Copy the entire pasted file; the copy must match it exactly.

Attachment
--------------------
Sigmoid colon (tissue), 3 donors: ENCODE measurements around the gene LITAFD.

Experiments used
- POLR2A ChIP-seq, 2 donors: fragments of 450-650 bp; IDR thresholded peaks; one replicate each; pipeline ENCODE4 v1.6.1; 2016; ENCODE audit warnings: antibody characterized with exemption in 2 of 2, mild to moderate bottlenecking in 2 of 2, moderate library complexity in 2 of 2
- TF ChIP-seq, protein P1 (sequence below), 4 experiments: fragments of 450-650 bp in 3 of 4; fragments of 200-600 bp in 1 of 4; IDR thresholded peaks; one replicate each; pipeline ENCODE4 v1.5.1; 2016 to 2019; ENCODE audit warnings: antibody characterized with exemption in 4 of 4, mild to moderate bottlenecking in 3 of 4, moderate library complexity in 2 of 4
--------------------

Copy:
Sigmoid colon (tissue), 3 donors: ENCODE measurements around the gene LITAFD.

Experiments used
- POLR2A ChIP-seq, 2 donors: fragments of 450-650 bp; IDR thresholded peaks; one replicate each; pipeline ENCODE4 v1.6.1; 2016; ENCODE audit warnings: antibody characterized with exemption in 2 of 2, mild to moderate bottlenecking in 2 of 2, moderate library complexity in 2 of 2
- TF ChIP-seq, protein P1 (sequence below), 4 experiments: fragments of 450-650 bp in 3 of 4; fragments of 200-600 bp in 1 of 4; IDR thresholded peaks; one replicate each; pipeline ENCODE4 v1.5.1; 2016 to 2019; ENCODE audit warnings: antibody characterized with exemption in 4 of 4, mild to moderate bottlenecking in 3 of 4, moderate library complexity in 2 of 4